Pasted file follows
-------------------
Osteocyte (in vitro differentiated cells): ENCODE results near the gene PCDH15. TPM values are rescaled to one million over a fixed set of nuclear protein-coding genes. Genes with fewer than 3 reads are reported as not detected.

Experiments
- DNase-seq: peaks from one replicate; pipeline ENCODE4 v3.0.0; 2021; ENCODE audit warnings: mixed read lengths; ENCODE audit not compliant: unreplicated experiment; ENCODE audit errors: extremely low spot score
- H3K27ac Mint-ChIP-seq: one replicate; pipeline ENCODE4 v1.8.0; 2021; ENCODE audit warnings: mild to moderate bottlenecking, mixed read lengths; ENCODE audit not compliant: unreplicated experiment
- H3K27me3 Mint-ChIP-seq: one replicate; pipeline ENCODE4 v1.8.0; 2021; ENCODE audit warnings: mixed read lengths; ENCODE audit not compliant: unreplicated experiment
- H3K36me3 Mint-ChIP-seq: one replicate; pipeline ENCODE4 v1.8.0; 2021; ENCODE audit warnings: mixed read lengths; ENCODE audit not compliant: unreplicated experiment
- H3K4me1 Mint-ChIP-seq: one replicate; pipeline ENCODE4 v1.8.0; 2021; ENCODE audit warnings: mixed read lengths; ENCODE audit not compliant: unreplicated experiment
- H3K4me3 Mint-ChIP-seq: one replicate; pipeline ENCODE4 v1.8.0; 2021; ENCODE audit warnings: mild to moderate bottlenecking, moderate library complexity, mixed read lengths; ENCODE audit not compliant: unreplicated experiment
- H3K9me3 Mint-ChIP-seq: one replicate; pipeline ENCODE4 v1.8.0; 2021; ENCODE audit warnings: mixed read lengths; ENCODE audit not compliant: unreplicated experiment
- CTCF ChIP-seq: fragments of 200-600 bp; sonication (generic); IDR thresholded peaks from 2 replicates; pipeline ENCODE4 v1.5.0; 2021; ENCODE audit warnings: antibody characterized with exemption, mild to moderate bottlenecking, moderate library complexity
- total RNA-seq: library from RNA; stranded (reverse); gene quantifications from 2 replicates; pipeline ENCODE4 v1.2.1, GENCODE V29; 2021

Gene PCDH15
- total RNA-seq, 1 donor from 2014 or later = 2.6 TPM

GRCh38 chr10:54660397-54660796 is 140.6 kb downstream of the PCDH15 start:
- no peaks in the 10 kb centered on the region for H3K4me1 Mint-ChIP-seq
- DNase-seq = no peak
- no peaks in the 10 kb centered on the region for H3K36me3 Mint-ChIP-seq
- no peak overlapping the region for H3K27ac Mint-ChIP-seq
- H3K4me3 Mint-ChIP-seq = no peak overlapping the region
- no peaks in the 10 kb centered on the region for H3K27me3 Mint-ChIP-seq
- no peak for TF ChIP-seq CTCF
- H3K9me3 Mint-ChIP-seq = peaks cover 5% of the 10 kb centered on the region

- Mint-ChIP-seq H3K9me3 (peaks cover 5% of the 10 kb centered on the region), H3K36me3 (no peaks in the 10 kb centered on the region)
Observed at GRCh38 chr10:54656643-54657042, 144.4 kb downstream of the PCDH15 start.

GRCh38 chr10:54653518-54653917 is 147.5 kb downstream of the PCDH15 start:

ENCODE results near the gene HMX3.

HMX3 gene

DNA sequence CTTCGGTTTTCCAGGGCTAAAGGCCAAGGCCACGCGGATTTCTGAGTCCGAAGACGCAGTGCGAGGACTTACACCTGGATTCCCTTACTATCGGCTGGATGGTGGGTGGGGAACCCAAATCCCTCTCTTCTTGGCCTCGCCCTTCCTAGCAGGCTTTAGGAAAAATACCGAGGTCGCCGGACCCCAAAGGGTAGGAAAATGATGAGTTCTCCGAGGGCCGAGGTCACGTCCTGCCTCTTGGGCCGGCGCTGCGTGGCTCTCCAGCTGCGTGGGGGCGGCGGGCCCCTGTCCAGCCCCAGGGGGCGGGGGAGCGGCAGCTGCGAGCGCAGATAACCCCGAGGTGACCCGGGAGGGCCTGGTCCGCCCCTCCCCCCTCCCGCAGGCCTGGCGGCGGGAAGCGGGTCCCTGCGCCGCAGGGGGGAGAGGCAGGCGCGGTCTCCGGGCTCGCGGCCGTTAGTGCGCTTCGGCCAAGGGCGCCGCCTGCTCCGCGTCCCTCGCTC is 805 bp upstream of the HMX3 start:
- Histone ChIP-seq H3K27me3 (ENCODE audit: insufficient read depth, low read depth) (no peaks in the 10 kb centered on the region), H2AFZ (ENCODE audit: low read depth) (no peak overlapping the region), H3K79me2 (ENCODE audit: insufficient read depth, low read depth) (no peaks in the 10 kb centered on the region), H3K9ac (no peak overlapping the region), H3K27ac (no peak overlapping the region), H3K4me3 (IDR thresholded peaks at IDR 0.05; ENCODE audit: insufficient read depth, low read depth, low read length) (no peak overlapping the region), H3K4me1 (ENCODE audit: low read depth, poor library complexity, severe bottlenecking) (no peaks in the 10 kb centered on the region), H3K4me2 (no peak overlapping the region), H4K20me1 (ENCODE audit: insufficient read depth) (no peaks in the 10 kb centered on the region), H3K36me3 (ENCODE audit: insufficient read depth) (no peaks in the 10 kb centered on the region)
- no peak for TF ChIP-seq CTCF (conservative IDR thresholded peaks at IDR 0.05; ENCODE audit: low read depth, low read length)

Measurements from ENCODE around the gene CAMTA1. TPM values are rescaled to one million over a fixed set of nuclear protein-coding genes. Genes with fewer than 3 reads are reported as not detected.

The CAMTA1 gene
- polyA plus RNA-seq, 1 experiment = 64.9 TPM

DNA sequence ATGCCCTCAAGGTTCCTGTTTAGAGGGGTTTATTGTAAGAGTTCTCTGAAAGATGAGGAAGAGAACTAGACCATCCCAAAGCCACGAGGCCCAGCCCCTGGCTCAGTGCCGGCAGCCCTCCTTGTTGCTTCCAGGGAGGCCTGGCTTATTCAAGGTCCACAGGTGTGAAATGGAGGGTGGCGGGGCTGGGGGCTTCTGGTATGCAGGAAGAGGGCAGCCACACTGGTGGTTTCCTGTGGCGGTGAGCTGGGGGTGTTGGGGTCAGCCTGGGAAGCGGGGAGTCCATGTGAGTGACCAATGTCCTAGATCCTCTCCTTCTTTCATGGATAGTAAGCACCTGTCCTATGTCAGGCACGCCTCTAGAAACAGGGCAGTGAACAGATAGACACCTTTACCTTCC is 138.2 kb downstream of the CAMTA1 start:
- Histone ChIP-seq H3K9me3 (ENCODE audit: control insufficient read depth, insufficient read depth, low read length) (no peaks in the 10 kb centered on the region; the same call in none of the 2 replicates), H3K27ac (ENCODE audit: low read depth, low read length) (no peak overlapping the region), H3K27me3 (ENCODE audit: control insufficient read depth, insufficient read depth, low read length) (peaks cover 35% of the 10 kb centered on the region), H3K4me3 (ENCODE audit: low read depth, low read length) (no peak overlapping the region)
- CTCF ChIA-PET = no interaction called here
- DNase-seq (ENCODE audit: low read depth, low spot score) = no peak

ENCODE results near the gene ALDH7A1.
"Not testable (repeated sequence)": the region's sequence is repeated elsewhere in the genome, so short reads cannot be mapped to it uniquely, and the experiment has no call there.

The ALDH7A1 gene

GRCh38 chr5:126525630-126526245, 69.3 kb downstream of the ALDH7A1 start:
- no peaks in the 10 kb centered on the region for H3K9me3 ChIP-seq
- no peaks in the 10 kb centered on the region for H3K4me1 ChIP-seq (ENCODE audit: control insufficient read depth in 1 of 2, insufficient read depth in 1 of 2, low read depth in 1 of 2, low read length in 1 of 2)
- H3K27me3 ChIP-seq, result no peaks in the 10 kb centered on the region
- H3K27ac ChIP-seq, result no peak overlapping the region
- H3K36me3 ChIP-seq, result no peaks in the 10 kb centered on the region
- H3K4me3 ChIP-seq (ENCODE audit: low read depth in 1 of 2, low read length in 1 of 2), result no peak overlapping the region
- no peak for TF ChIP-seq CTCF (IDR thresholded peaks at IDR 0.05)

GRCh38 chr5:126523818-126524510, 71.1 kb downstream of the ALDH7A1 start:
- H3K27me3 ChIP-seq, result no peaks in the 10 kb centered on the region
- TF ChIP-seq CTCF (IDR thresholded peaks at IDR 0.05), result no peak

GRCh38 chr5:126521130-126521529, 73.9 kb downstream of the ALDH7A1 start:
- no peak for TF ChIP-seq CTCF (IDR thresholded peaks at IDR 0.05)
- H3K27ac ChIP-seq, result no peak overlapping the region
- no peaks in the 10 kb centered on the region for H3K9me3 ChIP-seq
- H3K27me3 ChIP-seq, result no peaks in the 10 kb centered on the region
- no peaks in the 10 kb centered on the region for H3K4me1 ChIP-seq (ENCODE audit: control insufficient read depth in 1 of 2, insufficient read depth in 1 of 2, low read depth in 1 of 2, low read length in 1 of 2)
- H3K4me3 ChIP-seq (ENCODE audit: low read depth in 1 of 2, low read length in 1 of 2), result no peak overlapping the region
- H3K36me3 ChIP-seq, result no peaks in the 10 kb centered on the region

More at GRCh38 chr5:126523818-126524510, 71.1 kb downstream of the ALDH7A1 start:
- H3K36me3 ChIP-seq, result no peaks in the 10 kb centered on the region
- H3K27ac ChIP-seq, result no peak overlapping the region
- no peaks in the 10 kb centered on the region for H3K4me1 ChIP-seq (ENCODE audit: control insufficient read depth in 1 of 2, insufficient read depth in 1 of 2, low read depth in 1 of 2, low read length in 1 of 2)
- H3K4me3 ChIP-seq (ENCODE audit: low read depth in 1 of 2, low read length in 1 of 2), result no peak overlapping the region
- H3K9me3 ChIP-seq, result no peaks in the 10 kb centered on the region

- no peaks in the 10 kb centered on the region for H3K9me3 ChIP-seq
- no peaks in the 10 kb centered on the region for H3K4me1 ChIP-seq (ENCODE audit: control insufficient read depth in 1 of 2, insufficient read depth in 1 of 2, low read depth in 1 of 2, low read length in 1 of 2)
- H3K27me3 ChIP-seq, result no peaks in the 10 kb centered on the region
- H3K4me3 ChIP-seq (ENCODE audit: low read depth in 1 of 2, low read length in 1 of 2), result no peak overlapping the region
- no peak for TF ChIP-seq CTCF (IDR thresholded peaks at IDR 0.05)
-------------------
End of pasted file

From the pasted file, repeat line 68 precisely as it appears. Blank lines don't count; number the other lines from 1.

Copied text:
- H3K27me3 ChIP-seq, result no peaks in the 10 kb centered on the region